The self-executing rule, also known as 'deem and pass' has recently been criticized by Newt Gingrich and Joe Scarborough. The self-executing rule is a method of procedure that the U.S. House of Representatives use to approve legislation. This rule is in the form of a simple resolution and serves to specify which bills are under consideration by the House. When the House votes to approve a rule that in inclusive of a self-executing provision, the House at the same time agrees to dispose of a matter that is separate as the self-executing rule specifies. This allows modifications or amendments to bills to be passed simultaneously to the bill underlying the modification or amendment. While this procedure does serve to streamline the process of legislation, and is reported to have been used on 85 different occasions in the five years between 2005 and 2010 (Oleszek, 2005, Matt, 2010, and Montgomery and Kane, 2010), this procedure is questioned by some legal scholars in regards to its constitutionality. (Linkins, 2010; Barbash, 2010)
The self-executing rule was first used in the 1930s according to the work of Linkins (2010) and between the 95th and 98th Congress (1977-1984) the self-executing rule was used a total of eight times. The self-executing rule was used 20 times in the 99th Congress and 18 times in the 100th Congress, 39 times during the 104th Congress under Speaker Gingrich and 52 times in the 105th Congress. The self-executing rule was used 40 times in the 106th Congress, 42 times in the 107th Congress and a total of 30 times in the 108th Congress. (Wolfensberger, 2006)
III. Review of Roll Call Article (Newhauser, 2012)
The Roll Call, the Newspaper of Capitol Hill since 1955 article entitled "House GOP Uses Once-Reviled Tactic for Budget Measure" reports that House Republican leaders utilized an "arcane legislative maneuver to enforce Budget Chairman Paul Ryan's financial blueprint Tuesday, highlighting how quickly a procedure maligned when in the minority can become a useful tool when in control of the gavel -- and vice versa." (Newhauser, 2012, p.1) The Democrats are calling the Republicans hypocrites as the Republicans used the self-executing rule to "tack the Wisconsin Republican's budget onto an easily passable bill, the Sportsmen's Heritage Act." (Newhauser, 2012, p.1)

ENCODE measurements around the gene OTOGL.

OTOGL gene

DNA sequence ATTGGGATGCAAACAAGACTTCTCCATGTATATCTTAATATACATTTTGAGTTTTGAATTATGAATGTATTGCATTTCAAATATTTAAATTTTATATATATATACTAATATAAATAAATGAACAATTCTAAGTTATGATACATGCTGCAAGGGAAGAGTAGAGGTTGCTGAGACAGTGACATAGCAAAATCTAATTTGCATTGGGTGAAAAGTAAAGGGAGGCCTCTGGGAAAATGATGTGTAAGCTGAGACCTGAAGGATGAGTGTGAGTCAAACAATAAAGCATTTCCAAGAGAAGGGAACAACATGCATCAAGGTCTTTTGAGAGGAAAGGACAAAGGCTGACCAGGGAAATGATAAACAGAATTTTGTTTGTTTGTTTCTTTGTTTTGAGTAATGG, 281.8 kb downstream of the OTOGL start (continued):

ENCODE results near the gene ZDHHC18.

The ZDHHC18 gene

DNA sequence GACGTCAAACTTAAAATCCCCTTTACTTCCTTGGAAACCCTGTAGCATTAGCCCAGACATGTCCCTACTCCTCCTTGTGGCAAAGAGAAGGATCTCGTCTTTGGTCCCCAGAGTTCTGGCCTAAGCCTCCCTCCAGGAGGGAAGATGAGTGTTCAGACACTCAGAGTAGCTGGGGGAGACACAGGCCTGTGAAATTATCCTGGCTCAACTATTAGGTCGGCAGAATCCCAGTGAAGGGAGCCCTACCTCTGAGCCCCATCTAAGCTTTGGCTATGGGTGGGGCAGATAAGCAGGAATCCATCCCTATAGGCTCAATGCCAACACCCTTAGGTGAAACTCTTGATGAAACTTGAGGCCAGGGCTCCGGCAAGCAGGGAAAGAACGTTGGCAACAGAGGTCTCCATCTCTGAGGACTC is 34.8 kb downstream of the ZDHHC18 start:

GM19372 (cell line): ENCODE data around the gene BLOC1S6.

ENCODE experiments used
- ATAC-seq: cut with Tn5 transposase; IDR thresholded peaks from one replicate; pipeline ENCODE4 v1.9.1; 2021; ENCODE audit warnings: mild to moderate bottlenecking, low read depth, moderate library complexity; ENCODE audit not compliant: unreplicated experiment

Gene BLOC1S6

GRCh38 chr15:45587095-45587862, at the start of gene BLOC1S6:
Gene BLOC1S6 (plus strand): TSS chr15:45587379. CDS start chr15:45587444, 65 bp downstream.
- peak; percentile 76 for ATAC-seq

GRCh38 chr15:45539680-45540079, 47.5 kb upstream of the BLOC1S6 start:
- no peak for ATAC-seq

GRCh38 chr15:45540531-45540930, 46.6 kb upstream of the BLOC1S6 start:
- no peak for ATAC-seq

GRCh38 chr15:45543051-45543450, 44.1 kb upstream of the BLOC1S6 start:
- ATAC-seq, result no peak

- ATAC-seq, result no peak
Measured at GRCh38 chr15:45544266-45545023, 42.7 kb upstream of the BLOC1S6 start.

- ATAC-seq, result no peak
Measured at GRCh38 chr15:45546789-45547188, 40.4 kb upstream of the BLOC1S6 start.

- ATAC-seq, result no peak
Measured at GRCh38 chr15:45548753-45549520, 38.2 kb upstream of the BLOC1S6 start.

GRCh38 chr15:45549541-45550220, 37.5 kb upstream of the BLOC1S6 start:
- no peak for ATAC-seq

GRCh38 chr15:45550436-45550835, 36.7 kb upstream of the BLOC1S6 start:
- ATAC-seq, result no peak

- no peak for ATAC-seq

This term is familiar to most people as in the last Congress, Nancy Pelosi, Democrat from California and then-speaker gave consideration to use of the procedure in passing the health care reform law, although, Pelosi decided against the use of the procedure. At the time Pelosi considered using this procedure the Republicans are reported to have "cried foul, giving it nicknames such as 'demon pass' and 'scheme and plot'." (Newhauser, 2012, p.1) The article states that Pelosi actually utilized the process in 2010 "to deem budget numbers without actually passing a budget, a process to which Ryan and then-Minority Leader John Boehner (R-Ohio) objected." (Newhauser, 2012, p.1) Gerrit Lansing, stated that the procedure is not the same move made by the Democrats during the debate on health care and specifically Lansing is reported as having stated as follows:
"The glaring difference is that we're trying to do our jobs in the House of Representatives by giving an already-passed resolution the power to guide our work in the House -- we're not trying to circumvent democracy by passing a law this way, much less a takeover of 17% of the economy, [reference to the health care law] we're trying to fix a sequester that everyone wants fixed and yet no one is willing to advance solutions for. When Democrats decide to take seriously our generation's defining challenge, we'll be glad to have them join the table of adults who are working to solve our debt crisis." (Newhauser, 2012, p.1)
However, as noted by Newhauser, the most recent use of the self-executing 'deem and pass' resulted in protests by the Democrats. One of the nicknames assigned by the Democrats was Republics "dream and pass" states Newhauser as it read in a circulated memo passed out by House Democratic leadership. Caucus Chairman, John Larson is reported to have revealed to reporters that he believes the procedures use is avoidance of another debate on the floor on what is 'unpopular legislation'. Larson states that it is being deemed by the Republicans "because they know that it can't stand up to the scrutiny." (Newhauser, 2012, p.1)